Chin Group Says Burma Census Ethnicity Question Caused Confusion

By Yen Saning 9 May 2014

RANGOON — Ethnic Chin organizations have raised yet more concerns with Burma’s nationwide census, which has drawn numerous complaints, particularly over its question on ethnicity.

Most data collection was completed last month for the United Nations-backed census, the first such exercise in Burma for more than 30 years. One question asked by volunteer enumerators was on ethnicity, a sensitive subject in Burma, where the official list of 135 ethnic groups is highly controversial.

The Chin National Action Committee on Census (CNACC), a civil society group formed by Chin political parties and NGOs, issued a statement Friday compiling its observations on the census-taking process.

Burma’s list of ethnicities includes the Chin nationality, under which a bewildering 53 “subgroups” are listed.

In the statement, CNACC requested that in the census everyone identifying under a Chin subgroup be counted together as ethnic Chin.

It urged the government not to use this year’s census for a future revision of the number of Chin subgroups. Instead, the statement called for a public consultation to accurately record the different Chin tribes.

The Chin State government and Burma’s Union Parliament should come up with a transparent plan, together with concerned ethnic representatives and stakeholders, to draw up new list, CNACC said.

Chin ethnic leaders have long contested the official categorization, but an alternative list of Chin subgroups or tribes is not agreed upon. In the existing list, they say there are spelling errors and groups referred to twice by different names.

“In the 41 questions in the census questionnaire, 40 questions have no problem. In the 8th question, on ethnicity, Chin was classified as 53 different ethnicity categories,” CNACC coordinator Salai Isaac Khen said at a press conference Friday.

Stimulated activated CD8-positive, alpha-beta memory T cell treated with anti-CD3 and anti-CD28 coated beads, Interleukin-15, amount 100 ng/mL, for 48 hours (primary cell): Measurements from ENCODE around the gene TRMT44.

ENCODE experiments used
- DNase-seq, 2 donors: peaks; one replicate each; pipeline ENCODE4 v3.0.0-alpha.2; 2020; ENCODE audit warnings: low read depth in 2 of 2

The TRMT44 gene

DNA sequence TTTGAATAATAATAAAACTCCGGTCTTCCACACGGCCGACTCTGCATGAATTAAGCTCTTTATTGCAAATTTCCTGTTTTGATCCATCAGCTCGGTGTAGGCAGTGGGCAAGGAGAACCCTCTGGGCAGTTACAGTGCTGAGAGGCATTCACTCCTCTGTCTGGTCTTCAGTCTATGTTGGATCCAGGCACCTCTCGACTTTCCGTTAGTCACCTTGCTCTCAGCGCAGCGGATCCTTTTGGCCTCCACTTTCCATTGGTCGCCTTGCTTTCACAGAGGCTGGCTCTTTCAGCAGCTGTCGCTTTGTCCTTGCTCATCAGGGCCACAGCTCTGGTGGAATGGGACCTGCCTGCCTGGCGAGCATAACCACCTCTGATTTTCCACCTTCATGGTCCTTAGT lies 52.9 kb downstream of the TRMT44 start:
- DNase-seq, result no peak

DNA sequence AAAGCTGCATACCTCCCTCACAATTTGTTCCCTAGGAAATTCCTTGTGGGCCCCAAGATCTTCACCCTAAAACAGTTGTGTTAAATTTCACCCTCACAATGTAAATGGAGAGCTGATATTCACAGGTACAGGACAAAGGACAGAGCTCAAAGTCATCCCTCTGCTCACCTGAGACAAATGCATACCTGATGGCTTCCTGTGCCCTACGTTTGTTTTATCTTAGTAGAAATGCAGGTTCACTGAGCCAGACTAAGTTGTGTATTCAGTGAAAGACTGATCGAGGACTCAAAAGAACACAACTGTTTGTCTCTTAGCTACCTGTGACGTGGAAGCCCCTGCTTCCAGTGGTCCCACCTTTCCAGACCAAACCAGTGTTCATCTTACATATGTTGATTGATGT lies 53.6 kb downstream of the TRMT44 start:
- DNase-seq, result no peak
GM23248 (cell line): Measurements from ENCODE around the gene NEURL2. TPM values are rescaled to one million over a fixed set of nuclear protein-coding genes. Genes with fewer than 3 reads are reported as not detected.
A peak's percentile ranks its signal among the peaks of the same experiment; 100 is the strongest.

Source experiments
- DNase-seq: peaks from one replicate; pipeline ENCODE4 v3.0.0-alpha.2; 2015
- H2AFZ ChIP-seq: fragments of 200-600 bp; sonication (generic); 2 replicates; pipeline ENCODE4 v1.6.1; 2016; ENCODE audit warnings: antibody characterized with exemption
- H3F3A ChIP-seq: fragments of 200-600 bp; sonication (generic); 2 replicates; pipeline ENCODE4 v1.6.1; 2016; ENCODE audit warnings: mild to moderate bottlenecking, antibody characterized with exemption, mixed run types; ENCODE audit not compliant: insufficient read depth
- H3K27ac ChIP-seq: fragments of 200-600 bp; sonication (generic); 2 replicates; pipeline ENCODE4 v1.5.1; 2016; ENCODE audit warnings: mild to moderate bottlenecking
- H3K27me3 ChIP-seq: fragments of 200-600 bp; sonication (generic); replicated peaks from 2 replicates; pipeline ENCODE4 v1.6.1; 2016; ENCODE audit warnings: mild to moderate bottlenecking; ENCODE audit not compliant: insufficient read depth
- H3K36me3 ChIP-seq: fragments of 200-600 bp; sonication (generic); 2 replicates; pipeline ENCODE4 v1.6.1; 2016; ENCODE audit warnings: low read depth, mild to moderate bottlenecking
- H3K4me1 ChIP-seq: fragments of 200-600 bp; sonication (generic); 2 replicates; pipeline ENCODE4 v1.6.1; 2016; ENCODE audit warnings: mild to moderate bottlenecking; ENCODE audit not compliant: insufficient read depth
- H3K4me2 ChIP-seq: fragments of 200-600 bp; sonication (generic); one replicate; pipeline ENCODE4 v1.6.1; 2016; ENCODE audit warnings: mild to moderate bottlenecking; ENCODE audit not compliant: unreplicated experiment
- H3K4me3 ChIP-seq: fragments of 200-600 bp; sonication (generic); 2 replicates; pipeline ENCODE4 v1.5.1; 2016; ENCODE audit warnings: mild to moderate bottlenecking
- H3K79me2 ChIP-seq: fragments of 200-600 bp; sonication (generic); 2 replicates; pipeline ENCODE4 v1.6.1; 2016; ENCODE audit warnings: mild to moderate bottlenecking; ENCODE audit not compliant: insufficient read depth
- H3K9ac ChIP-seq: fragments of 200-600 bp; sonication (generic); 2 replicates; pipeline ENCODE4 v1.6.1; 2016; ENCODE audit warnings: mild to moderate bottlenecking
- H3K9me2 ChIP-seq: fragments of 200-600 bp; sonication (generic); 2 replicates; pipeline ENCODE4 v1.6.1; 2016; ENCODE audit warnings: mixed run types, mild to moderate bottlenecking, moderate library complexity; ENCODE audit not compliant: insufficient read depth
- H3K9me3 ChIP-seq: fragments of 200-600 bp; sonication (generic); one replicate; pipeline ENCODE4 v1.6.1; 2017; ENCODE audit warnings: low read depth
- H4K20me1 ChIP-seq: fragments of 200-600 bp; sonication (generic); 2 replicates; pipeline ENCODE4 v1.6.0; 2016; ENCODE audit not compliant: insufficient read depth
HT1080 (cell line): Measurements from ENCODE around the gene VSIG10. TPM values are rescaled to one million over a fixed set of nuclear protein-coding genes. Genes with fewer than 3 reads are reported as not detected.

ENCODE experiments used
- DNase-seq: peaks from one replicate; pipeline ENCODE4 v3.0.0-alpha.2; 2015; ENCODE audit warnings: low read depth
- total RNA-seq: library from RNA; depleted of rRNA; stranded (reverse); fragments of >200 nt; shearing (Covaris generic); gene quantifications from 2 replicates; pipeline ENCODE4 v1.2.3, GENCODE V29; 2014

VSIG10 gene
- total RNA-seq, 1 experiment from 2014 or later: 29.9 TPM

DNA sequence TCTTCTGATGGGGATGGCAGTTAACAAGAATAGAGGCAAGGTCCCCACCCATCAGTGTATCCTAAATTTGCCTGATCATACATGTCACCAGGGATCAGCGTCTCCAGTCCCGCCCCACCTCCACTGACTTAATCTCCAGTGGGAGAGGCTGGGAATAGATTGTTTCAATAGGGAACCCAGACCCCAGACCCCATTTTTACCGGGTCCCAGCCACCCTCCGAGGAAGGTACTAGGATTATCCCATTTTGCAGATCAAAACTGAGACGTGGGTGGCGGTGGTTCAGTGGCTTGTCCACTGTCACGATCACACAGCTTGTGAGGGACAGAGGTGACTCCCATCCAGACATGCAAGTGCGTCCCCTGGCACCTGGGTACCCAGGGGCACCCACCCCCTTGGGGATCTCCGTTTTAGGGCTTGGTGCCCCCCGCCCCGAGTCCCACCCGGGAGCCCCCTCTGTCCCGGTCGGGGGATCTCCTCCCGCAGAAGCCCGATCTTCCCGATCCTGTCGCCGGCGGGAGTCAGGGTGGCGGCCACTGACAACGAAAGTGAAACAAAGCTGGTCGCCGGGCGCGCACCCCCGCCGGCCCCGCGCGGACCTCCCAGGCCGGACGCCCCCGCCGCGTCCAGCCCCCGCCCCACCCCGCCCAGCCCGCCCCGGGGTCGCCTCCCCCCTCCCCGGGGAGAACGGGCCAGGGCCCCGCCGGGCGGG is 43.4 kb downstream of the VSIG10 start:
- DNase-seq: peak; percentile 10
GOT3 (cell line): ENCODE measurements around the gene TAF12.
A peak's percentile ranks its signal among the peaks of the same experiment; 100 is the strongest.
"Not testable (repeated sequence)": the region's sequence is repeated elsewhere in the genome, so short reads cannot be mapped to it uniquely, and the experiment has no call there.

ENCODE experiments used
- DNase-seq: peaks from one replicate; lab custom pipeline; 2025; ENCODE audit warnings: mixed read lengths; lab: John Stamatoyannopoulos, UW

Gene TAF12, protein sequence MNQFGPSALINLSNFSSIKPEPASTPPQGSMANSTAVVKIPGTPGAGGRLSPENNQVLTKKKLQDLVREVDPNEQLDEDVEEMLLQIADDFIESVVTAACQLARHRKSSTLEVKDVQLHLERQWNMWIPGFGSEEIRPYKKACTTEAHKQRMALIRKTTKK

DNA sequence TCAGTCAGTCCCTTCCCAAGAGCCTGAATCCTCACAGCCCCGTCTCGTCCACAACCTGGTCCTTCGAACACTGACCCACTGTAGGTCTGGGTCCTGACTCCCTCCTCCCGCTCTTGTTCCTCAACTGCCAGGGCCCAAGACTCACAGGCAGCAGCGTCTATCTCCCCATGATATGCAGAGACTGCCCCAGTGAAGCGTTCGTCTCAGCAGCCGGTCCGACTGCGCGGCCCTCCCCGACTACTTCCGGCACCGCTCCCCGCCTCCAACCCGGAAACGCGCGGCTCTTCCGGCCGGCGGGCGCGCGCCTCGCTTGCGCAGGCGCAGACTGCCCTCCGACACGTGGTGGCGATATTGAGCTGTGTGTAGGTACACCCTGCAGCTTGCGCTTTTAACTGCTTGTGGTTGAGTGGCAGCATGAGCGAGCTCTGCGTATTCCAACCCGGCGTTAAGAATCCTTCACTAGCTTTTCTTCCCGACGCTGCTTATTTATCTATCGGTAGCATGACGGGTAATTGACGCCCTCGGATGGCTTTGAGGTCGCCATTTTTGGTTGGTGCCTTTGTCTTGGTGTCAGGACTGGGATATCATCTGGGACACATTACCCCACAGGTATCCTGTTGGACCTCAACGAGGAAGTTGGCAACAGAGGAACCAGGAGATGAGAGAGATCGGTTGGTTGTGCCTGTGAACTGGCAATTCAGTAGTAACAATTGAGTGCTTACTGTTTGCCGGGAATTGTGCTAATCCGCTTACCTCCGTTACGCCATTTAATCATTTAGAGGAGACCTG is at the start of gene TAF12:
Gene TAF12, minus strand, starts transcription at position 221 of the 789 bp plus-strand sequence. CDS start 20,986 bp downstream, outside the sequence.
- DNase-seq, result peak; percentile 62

“Actually, there is only one Chin ethnicity and the subgroups. But the rest 52 subgroups have the same status [as the ethnicity]. Each subgroup is a ‘race,’ and they shouldn’t have ethnic status.”

CNACC monitoring teams outside of Chin State—ethnic Chin also live in significant numbers in Arakan State, Magwe Division, Sagaing Division and Rangoon Division—found that some respondents were not asked their ethnicity, or religion, at all.

Some respondents who asked to be put the Chin ethnicity, under the code “401” on census forms, were instead put into subgroups, monitors found.

Other irregularities recorded included data collection starting earlier than the official census start time, midnight on March 29. Some enumerators were allegedly threatened with fines worth US$500 for not completing data collection on time.

The statement also noted that recording ethnicities heightened tensions in Chin State between ethnic Chin and Zomi people, who refute their categorization as a subgroup of Chin.

Salai Isaac Khen said many respondents also did not understand the questions well as the census was conducted in Burmese.

“The official language use in Chin State is not Burmese. It’s Chin,” he said.

Salai Ceu Bik Thawng, general secretary of Chin National Party said the question on ethnicity sowed confusion among many Chin.

“The names of the 53 subgroups are spelled wrong [in Burmese], most of the locals do not know which they belong to. The spelling in English is even worse,” he said.

“For 99 percent of Chin, most of them do not understand what the 53 subgroups are. Normal enumerators, primary school teachers, had no idea what code to choose.”

An estimated 100,000 Chin are said to be living abroad and were not counted in the census. About 500,000 Chin people live in Chin State, according to historical estimates, which is less than half the total number of ethnic Chin.